From the pages of
Sublette Examiner
Volume 3, Number 45 - February 5, 2004
brought to you online by Pinedale Online

Protection consensus achieved

by Cat Urbigkit

House District 22 Representative Monte Olsen announced that environmental interests and natural gas industry representatives have apparently reached agreement on protection of 2,000 acres of public land in the Trapper's Point wildlife migration corridor.

Fred Palmer of Shell Exploration and Production Company said that during a conference call last week with some members of the Trapper's Point Working Group, "We agree on approximately 2,000 acres of protection for the core bottleneck area."

Palmer said this core area includes 640 acres where no leasing would be allowed, buffered by 1,600 acres of no-surface occupancy, as long as there were assurances that the NSO designation would be strong and not easily waived or exempted. Palmer said disagreement remains over another 160 acres in the northeast portion of Section 28 and another 80 acres in Section 27.

Kelly Roadifer of the Bureau of Land Management said it's unlikely that her office would be able to advance a proposal for such a large area of NSO. She said most NSOs are no wider than about a quarter-mile. Anything larger, the companies cannot access the natural gas from off-site, creating a defacto no-lease area in which development is precluded.

Palmer pointed out that there will continue to be improvements in technology that will increase the distance reserves can be tapped into from off-site development.

Roadifer also pointed out that NSOs also cover all other surface use, including campgrounds, fencing, water tanks, "anything that would physically occupy the surface," unless specific exceptions are written into the NSO.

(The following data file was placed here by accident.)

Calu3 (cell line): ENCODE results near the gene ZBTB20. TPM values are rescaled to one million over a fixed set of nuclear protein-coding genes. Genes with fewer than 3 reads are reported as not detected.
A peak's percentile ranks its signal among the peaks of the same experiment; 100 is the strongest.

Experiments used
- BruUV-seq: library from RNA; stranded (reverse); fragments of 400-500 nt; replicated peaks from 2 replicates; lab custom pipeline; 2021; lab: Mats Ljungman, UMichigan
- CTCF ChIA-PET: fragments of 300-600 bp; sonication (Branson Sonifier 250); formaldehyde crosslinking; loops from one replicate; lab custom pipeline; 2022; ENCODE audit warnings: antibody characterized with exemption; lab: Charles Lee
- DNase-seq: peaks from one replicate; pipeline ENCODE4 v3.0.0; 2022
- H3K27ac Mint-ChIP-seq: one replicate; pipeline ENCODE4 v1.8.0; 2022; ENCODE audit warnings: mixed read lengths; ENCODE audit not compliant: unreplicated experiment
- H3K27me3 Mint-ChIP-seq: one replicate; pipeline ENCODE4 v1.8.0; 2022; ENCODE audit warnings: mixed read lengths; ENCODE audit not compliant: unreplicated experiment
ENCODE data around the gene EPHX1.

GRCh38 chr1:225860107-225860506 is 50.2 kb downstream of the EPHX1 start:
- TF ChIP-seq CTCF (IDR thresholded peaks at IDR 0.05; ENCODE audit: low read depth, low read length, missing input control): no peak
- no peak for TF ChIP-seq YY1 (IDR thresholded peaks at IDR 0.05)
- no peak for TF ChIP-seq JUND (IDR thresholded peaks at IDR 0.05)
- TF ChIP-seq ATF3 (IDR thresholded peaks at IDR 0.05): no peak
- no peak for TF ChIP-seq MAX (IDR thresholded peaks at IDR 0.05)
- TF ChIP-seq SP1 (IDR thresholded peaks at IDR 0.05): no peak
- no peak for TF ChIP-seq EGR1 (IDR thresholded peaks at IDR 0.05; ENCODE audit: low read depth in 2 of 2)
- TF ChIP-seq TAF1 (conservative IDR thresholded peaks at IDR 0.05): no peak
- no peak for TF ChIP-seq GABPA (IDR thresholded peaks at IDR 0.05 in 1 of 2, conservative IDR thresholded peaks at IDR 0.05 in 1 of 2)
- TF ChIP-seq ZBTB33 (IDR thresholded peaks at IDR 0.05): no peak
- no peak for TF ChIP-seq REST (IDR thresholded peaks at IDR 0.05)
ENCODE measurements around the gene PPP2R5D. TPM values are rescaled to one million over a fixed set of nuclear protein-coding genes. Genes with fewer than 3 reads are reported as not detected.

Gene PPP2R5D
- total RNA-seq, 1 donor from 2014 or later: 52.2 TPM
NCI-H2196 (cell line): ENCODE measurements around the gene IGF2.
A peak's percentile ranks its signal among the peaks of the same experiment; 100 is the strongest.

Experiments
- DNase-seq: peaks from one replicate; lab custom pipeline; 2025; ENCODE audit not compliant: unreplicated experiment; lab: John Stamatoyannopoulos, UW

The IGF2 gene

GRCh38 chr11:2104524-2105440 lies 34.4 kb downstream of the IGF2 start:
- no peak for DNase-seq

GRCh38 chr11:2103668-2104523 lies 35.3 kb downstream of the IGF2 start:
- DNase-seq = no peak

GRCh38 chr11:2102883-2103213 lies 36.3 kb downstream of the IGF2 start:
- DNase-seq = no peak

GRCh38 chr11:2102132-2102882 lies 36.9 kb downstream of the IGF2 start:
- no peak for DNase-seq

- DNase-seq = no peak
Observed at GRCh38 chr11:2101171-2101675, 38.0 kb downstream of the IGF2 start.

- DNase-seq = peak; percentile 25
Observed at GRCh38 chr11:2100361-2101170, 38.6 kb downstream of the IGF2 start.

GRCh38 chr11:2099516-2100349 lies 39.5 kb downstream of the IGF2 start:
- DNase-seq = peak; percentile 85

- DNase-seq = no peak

Dru Bower of the Petroleum Association of Wyoming explained that with an NSO, "Getting a waiver for that is virtually impossible."

Meredith Taylor of the Greater Yellowstone Coalition asked if the industry would agree to no leasing rather than the NSO, to which Bower said, "No ... It's not going to happen.

Bower, who has taken the environmental group's proposals to her industry officials on several occasions as part of the Trapper's Point process, said firmly, "All communication will probably break down on this if I have to go back and ask for 2,200 acres of no lease."

Price repeatedly expressed concern about the NSO, stating that he would agree to it only if livestock use and facilities for livestock management were specifically exempted from the NSO. Palmer and Bower agreed that the NSO should be written to specifically address only mineral development and not other uses.

Bernie Holz of the Wyoming Game and Fish Department pointed out that a consensus has been reached for the protection of 2,000 acres of the migration bottleneck, concluding, "With that sort of consensus, we've got what we need to protect Trapper's Point. ... Gosh, didn't everybody get what they wanted?"

Taylor said the group should now begin to look at a protection program for the flanks of the bottleneck, with Linda Baker of the Upper Green River Valley Coalition agreeing.

Bower pointed out that when the group first began meeting, she made it clear that her industry isn't interested in participating if all that was going to be focused on was no leasing. She asked if once again Taylor and the environmental groups would be pushing for no leasing, to which Taylor responded, "All stipulations should be on the table."

Olsen stepped in, "Let's not polarize ourselves so quickly."

Baker said if 900 wells are allowed on the Mesa, there will be a conflict with wildlife and wildlife will still need to travel through the area, perhaps through the areas on either side of the Mesa, the river corridors. She suggested protective efforts be directed to those areas, as a place to allow the wildlife access.

Olsen asked the group how it felt about expanding its efforts out from the Trapper's Point bottleneck, for which is was formed to address.

Price said his interest was in addressing the bottleneck, adding, "I don't want to be part of a group that leverages itself out to address other areas."

Baker and Taylor continued to push for the group to address a larger area.

Holz said the Trapper's Point Working Group was formed to address a very narrowly defined area. He said any expanded area would require an additional time commitment and a larger group of effected interests.

Olsen called the meeting to a close, suggesting that the group correspond with each other via e-mail to discuss the expansion idea. Regardless of that, the group is slated to meet again in March to finish its discussions on protection of the bottleneck itself.

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